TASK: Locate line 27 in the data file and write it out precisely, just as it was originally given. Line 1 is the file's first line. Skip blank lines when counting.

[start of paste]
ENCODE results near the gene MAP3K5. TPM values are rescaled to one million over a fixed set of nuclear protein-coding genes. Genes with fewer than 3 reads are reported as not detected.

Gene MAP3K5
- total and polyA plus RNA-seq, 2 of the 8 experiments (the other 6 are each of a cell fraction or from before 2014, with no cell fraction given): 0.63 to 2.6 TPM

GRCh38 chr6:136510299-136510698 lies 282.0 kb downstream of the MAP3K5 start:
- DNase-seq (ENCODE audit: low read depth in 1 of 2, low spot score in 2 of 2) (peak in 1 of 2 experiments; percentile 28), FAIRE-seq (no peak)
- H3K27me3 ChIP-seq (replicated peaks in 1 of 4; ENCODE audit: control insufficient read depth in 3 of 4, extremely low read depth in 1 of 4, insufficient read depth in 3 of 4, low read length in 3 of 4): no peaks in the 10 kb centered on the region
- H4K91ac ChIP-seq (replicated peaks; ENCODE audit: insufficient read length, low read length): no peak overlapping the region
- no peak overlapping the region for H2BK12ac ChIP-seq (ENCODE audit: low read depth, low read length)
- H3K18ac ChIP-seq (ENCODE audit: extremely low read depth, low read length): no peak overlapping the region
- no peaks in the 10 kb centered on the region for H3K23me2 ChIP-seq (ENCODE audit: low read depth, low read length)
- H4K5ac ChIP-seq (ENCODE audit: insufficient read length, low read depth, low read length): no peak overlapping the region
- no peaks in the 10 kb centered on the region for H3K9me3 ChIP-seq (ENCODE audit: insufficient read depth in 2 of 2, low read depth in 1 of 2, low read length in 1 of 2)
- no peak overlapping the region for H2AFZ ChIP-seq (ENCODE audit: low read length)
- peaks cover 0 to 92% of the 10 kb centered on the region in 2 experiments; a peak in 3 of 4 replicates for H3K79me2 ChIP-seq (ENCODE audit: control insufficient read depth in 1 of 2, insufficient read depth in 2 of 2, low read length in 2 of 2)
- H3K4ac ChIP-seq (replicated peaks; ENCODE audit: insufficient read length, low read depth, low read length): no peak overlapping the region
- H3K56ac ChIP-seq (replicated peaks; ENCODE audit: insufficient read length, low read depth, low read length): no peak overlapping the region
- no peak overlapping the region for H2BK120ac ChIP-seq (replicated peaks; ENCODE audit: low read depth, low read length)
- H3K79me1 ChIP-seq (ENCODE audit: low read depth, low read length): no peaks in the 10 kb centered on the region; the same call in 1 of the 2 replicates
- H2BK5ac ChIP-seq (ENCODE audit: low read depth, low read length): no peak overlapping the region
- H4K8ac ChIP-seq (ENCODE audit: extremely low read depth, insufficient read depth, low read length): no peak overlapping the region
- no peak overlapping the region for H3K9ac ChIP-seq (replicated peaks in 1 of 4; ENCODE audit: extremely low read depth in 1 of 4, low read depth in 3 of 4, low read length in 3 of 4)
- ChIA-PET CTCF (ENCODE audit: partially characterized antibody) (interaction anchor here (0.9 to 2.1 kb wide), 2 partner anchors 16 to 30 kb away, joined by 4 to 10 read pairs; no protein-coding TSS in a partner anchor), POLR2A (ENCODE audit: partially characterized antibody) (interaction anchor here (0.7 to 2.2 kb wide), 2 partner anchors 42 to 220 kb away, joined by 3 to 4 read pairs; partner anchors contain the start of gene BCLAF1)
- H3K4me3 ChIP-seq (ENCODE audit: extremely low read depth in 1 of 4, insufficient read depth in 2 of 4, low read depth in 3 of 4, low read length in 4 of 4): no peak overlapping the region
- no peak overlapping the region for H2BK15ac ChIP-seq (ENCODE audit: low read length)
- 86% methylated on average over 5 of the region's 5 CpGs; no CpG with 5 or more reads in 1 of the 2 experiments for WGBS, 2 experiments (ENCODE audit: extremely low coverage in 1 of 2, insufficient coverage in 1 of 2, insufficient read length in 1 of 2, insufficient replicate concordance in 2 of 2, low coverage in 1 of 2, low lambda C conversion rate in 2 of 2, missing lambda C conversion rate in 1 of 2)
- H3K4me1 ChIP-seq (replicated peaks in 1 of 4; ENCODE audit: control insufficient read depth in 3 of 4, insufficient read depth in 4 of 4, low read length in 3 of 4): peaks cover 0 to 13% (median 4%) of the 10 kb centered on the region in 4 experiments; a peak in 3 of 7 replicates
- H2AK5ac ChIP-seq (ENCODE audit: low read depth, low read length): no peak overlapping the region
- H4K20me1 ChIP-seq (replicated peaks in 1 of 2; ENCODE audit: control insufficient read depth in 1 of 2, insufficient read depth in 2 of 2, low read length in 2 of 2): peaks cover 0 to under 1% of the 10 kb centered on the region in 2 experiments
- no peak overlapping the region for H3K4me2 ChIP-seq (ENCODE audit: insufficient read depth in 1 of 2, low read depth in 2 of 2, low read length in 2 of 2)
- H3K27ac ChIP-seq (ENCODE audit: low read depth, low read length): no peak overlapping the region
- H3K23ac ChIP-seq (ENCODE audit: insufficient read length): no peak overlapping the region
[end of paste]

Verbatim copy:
- H2AK5ac ChIP-seq (ENCODE audit: low read depth, low read length): no peak overlapping the region